The SRU came under fire in the latter years of chief executive Gordon McKie’s leadership when the chartered accountant was criticised for concentrating on reducing the union’s massive debt to the detriment of the playing side.
Much of that stemmed from his refusal to make a key rugby appointment at director level, and then, when he did, refusing to allow that individual any real influence in running the game.
New Zealander Lowe was appointed in 2009, but had become disillusioned before McKie agreed to leave the chief executive’s office in 2011. Lowe stayed on and, under McKie’s successor Mark Dodson, began to put in place changes in the structure of Scottish rugby from the club through academy and age-grade set-up, and in the development of youth players. He also championed increased investment in the two professional teams and made the controversial move to replace Sean Lineen as Glasgow Warriors coach with Gregor Townsend.
However, at yesterday’s SRU board meeting Lowe confirmed he is quitting to become high performance manager with the Western Bulldogs Aussie Rules team, based in Melbourne, Australia
The 41-year-old is motivated by a desire to move his young family back to the southern hemisphere and will remain in post until after the EMC autumn Test campaign in November.
The SRU stated that a worldwide recruitment search will now begin for a successor who, it hopes, will be in post by the 2013 RBS Six Nations Championship.
Lowe said: “It is with some regret that I will be leaving now as much has been put in place to ensure Scotland retains and builds on its place and heritage in world rugby. However, after five years on the road it is a good time to take my young family back south and the opportunity of moving into Aussie Rules with the Western Bulldogs will be exciting and challenging.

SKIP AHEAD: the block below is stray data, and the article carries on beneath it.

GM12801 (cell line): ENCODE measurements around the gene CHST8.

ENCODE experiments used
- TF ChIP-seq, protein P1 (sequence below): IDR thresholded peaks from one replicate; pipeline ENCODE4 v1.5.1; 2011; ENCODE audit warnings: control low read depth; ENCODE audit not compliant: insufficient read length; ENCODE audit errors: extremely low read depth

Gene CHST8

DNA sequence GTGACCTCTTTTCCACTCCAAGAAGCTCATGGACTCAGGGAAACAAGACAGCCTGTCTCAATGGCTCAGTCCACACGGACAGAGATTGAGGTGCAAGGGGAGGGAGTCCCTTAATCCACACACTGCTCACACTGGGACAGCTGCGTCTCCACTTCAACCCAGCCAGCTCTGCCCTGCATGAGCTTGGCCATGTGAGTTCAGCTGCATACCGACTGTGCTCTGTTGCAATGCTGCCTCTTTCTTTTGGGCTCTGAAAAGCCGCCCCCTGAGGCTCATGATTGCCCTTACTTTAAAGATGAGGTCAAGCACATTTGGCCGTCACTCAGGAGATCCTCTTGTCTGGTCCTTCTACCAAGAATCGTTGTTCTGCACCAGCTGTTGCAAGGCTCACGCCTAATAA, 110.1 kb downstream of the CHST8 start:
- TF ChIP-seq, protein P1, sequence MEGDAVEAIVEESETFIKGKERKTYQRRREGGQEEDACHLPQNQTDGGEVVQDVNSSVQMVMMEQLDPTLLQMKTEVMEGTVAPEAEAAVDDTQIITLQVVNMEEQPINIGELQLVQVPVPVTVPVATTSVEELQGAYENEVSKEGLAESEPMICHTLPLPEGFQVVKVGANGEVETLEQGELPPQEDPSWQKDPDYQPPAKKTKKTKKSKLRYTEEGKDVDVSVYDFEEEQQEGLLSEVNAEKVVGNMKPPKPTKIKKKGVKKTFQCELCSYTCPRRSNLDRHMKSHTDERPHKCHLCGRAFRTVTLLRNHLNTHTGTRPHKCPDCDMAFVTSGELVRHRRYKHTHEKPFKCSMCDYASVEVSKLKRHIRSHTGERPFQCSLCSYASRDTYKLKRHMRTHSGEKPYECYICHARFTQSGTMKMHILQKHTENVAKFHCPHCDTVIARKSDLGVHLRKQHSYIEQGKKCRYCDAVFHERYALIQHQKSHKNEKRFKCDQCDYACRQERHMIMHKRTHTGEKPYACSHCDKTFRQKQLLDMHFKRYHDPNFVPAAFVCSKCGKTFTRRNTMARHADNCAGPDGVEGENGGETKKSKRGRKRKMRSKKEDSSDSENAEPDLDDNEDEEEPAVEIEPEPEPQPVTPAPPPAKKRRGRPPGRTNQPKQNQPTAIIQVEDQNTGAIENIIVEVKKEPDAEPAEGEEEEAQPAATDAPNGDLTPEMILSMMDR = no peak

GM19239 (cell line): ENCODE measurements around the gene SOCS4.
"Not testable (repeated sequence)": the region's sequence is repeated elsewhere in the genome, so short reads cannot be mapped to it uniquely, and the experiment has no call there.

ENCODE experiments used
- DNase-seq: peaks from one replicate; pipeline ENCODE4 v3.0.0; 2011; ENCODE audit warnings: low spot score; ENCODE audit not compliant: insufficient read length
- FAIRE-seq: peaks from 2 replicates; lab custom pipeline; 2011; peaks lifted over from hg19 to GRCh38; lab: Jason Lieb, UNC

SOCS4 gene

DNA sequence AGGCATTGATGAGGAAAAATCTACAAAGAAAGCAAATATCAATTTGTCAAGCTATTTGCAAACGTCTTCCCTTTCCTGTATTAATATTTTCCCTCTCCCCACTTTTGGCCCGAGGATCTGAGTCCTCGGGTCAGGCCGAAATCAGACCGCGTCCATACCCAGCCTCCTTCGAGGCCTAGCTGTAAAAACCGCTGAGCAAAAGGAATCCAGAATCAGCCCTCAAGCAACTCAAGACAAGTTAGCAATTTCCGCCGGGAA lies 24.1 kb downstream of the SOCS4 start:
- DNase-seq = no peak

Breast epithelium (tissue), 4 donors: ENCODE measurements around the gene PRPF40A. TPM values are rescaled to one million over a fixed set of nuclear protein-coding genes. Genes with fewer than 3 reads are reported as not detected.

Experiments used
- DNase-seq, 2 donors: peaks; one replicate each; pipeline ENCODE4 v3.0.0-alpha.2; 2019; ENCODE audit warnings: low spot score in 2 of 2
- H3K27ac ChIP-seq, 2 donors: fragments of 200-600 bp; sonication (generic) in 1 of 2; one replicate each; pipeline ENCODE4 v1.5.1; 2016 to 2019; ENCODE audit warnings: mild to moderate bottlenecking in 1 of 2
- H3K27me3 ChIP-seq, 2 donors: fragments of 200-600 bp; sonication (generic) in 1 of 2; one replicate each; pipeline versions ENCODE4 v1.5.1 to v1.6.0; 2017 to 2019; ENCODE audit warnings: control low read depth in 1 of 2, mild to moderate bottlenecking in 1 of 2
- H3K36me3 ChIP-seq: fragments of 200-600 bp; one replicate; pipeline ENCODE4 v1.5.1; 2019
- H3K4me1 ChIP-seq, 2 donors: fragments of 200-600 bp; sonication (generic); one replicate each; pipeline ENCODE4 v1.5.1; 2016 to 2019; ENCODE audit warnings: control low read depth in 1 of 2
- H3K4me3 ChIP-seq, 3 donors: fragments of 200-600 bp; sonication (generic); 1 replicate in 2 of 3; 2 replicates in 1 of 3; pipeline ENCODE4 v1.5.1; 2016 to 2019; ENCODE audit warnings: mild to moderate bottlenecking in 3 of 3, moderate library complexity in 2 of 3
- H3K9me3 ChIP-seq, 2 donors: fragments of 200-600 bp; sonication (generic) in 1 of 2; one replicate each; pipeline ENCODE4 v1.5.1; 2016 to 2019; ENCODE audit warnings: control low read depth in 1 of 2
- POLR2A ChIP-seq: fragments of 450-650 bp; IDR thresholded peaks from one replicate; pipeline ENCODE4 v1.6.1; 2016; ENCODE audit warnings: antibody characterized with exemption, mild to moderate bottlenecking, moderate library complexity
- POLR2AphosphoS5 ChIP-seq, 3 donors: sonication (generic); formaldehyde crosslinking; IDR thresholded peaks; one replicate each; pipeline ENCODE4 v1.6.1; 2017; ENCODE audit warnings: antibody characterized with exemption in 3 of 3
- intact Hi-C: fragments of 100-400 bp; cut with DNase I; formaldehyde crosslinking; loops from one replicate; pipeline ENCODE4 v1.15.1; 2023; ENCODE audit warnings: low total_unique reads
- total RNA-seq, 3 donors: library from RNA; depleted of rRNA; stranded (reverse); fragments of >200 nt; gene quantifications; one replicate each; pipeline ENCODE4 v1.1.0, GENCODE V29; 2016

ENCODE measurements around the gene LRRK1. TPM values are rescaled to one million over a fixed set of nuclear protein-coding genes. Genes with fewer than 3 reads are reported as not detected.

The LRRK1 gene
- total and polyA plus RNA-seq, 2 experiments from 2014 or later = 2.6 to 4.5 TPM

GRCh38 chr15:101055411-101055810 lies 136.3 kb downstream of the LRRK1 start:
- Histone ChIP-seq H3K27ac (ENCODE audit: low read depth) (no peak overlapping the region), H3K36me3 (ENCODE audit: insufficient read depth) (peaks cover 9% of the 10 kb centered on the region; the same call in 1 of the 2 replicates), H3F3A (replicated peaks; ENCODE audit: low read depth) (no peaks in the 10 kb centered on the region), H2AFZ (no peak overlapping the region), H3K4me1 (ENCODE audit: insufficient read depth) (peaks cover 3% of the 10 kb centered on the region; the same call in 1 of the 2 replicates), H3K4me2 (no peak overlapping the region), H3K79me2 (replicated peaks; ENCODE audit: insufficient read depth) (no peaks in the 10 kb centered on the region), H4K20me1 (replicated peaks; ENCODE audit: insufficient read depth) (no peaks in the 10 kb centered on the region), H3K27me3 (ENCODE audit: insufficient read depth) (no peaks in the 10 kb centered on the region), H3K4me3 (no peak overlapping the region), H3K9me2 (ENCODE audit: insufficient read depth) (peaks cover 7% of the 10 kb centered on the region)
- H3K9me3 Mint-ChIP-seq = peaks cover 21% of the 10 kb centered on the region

“I particularly wish to thank the staff at Scottish Rugby for all their hard work. I wish them every success in the future.
“There is much to be proud of and the future looks bright with more and more talented players being developed at all levels.”
Dodson added: “Graham has played a pivotal role in the development and improvement of our high-performance rugby teams. The insight he has brought on what it requires to be successful at the highest levels of the game has been invaluable.
“His understanding of performance planning has helped to shape our strategy for the next few years, yet what has endeared him most to a variety of people in the game in Scotland is his ability to put the player and individual improvement at the heart of his philosophy.”
A former New Zealand Rugby Union and All Blacks fitness, strength and conditioning coach, Lowe joined the SRU from the BMW Oracle Racing team that competed in world-class yachting events including the Americas Cup and the Louis Vuitton Trophy.
During McKie’s reign he used national coaches Frank Hadden and Andy Robinson as rugby advisers and there were persistent concerns about the lack of a figure overseeing the bigger picture of rugby, from youth, schools and clubs up to the pro teams and the national sides.
Jim Telfer was the SRU’s first director of rugby and Ian McGeechan took on the role, but it was left vacant from when he returned to English rugby in 2005 until Lowe joined in 2009.
The question is whether Dodson will look for an experienced figure to oversee the development of a sport which still needs work at all levels, someone with ideas to drive forward each tier of the game, or stick with a high-performance strategist?
Much will depend on how much he is prepared to invest in the role.
Current Scotland coach Robinson hopes the SRU will find someone at least capable of building on Lowe’s work. He said: “I have thoroughly enjoyed working with ‘Lowie’ over these last three years. He is a fierce competitor and knows what is required to be the best.
“It’s now vital that we build on the foundations that he has laid through his leadership.”